Blood Clot

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Blood clotting is a normal process that prevents loss of blood. However, sometimes disorders of the clotting system or injuries cause blood clots to form when they are not needed. In this case, the clots may cause significant complications. Blood clots can form in the veins (blood vessels that return blood to the heart after oxygen has been used by the tissues) and in the arteries (blood vessels that carry oxygenated blood from the heart to all parts of the body). Symptoms of a blood clot depend on the location of the clot.

Symptoms of a blood clot in the venous system can include swelling of the affected area, warmth, redness, and pain. Venous blood clots occur most commonly in the arms and legs. Symptoms of an arterial blood clot result from a lack of or decrease in oxygen delivery to the tissues supplied by the involved artery. Pain in the involved area is often the first symptom. Other symptoms can occur when arterial clots form in a particular area. For example, clots in the coronary arteries can cause chest pain and the accompanying symptoms of a heart attack. If a clot forms in an artery of the brain, a stroke can occur, which can cause a number of different symptoms, depending on the precise area of the brain that is affected. Clots in the extremities can cause a pallor or whitening of the area, weakness, loss of sensation, or paralysis. Clots in the intestinal arteries can cause intense pain and bloody diarrhea.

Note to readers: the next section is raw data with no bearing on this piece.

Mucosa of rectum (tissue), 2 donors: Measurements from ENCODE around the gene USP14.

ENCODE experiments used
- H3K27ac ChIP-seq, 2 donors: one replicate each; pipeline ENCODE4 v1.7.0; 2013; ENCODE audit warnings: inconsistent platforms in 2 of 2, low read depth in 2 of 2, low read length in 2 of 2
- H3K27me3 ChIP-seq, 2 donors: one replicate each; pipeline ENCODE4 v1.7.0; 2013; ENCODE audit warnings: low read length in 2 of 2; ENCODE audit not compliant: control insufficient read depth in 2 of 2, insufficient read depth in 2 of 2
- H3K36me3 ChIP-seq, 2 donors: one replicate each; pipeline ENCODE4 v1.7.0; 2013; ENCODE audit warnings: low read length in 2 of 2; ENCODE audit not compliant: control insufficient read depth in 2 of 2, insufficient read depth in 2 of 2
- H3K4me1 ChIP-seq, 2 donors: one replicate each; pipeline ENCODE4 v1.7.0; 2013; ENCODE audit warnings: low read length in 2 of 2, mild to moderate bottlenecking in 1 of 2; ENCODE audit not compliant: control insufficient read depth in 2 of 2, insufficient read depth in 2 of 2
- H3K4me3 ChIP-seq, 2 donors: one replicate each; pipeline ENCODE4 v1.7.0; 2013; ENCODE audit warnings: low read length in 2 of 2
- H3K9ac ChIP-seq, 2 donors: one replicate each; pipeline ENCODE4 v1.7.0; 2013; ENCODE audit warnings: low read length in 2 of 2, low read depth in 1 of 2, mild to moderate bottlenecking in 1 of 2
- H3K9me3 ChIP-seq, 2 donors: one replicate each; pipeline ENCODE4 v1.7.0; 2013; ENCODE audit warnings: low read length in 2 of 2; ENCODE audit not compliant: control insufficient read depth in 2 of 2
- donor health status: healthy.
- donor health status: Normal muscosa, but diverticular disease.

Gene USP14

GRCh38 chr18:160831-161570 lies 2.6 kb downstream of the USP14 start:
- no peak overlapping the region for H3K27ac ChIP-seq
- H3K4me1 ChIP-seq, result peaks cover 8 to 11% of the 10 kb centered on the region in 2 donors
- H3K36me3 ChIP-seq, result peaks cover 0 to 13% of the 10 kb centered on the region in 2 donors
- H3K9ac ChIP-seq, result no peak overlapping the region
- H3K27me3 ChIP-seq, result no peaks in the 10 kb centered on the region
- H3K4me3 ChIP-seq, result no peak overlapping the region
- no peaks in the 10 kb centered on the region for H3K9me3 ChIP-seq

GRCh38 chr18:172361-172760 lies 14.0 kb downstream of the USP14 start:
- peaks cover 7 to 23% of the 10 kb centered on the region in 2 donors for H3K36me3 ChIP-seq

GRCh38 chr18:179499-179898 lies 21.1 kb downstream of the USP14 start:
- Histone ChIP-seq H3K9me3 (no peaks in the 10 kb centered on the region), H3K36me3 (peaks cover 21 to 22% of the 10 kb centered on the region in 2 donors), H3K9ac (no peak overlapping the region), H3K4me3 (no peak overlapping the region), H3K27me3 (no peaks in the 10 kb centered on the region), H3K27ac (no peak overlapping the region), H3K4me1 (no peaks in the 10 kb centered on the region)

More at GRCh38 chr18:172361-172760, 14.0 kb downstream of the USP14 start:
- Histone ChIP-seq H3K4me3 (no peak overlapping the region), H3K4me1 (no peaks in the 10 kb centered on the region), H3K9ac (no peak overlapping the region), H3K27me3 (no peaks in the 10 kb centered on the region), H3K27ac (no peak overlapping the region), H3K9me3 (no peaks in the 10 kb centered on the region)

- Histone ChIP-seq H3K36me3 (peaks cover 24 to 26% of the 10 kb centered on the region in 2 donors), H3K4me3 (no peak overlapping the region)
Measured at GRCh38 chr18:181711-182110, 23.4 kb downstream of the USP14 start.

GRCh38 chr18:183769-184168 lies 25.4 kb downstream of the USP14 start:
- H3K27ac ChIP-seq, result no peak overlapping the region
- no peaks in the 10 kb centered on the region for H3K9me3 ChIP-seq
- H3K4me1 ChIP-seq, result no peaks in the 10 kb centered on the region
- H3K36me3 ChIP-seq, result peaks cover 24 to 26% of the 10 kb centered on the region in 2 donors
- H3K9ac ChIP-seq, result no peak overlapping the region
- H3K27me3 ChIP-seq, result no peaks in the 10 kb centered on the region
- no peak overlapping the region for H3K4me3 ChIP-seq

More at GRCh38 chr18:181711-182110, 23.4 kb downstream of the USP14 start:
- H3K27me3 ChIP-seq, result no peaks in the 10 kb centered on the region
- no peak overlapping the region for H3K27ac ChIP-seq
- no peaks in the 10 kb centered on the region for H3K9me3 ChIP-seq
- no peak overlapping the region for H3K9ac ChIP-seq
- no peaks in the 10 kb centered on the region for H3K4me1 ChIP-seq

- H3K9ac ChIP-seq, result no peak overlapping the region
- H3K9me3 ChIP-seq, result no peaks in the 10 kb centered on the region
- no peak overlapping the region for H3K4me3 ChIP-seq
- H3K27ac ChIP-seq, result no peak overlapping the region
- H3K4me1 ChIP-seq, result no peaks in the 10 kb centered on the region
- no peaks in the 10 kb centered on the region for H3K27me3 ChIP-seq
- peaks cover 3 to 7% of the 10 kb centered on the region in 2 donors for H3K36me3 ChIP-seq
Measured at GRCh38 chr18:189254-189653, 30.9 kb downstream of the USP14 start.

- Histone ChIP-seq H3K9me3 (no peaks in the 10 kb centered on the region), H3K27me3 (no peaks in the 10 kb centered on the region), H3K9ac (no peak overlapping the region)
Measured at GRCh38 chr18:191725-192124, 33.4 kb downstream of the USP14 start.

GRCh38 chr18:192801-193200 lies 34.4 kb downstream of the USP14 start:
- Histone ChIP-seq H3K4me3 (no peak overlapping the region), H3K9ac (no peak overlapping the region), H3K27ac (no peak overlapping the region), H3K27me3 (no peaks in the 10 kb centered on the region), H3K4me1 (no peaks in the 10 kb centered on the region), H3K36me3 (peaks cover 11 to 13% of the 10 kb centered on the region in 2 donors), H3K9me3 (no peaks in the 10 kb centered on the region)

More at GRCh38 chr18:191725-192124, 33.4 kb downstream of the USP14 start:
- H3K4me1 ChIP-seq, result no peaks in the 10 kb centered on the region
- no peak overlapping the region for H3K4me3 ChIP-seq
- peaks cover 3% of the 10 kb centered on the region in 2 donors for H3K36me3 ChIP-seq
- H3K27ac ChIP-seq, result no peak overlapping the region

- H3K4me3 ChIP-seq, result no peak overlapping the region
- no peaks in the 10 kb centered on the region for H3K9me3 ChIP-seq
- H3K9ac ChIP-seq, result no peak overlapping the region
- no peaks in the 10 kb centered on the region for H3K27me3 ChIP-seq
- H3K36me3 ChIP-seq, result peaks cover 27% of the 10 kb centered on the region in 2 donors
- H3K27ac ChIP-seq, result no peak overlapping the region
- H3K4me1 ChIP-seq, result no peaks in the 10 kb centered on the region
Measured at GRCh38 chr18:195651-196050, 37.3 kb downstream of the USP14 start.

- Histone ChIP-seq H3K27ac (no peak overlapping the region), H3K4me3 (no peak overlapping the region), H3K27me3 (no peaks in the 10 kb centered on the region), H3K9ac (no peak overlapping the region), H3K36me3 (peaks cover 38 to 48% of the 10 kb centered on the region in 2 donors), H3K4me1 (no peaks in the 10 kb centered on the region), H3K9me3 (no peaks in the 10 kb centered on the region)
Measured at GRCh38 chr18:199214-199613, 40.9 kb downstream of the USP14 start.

Medically Reviewed by a Doctor on 12/10/2013

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REFERENCE:

Longo, Dan, et al. Harrison's Principles of Internal Medicine. 18th ed. United States: McGraw-Hill Professional, 2008.

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